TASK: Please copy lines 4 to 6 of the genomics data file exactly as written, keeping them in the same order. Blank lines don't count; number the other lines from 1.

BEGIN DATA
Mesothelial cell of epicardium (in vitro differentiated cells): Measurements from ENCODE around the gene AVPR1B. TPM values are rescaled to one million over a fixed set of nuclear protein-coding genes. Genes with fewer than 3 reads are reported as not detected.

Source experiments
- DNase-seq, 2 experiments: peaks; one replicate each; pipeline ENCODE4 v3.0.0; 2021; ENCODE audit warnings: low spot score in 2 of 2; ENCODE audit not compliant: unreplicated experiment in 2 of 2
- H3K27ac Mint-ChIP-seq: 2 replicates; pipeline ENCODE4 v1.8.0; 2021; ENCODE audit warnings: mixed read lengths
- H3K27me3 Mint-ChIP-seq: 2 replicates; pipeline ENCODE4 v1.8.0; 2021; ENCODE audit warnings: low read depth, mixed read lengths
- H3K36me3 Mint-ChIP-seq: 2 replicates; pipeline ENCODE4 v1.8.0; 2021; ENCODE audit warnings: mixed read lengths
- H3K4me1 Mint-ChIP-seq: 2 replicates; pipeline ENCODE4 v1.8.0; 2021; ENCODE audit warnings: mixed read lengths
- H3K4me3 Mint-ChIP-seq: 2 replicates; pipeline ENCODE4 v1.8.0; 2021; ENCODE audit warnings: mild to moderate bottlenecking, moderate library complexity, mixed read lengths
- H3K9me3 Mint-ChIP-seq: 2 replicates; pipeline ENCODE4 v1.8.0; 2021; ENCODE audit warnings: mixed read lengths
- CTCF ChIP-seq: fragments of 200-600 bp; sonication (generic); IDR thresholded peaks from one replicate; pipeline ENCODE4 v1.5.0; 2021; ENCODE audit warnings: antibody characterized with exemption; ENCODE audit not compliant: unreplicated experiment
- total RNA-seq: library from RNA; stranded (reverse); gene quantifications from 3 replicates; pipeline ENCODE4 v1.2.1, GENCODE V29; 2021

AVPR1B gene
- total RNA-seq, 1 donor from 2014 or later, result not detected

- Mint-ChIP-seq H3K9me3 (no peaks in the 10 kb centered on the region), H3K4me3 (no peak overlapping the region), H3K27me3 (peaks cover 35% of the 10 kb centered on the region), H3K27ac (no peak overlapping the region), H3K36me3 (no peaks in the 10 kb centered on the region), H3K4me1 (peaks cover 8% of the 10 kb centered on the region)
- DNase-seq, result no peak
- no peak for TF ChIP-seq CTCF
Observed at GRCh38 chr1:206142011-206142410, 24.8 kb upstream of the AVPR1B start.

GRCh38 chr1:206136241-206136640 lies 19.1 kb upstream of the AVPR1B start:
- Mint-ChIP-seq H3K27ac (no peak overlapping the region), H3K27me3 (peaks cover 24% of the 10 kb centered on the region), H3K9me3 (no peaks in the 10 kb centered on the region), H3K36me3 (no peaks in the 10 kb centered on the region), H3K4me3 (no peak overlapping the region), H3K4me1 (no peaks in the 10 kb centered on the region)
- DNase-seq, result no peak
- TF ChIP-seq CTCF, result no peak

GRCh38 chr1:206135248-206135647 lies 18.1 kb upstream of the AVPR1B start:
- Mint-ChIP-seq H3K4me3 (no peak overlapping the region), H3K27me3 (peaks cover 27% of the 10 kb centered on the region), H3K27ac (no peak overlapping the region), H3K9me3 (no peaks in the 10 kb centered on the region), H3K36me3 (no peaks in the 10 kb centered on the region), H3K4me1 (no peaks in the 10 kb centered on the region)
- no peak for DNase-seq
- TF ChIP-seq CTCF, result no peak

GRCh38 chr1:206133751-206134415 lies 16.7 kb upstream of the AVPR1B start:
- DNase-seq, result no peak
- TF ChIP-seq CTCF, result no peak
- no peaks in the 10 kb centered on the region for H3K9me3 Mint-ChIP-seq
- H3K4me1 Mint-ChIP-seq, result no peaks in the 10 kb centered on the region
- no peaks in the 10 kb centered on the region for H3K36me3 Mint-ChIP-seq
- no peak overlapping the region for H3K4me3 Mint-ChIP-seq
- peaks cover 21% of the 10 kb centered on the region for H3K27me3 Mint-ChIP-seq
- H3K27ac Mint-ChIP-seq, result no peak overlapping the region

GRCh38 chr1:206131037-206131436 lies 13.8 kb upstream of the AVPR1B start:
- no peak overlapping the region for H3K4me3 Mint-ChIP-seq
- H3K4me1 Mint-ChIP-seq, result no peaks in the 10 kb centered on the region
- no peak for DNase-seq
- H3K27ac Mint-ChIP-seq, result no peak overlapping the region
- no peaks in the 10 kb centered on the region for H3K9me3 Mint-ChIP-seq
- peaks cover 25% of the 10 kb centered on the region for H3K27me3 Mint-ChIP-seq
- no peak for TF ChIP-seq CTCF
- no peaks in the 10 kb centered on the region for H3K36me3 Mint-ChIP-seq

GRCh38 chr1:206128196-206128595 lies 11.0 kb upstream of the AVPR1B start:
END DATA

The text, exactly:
- H3K27ac Mint-ChIP-seq: 2 replicates; pipeline ENCODE4 v1.8.0; 2021; ENCODE audit warnings: mixed read lengths
- H3K27me3 Mint-ChIP-seq: 2 replicates; pipeline ENCODE4 v1.8.0; 2021; ENCODE audit warnings: low read depth, mixed read lengths
- H3K36me3 Mint-ChIP-seq: 2 replicates; pipeline ENCODE4 v1.8.0; 2021; ENCODE audit warnings: mixed read lengths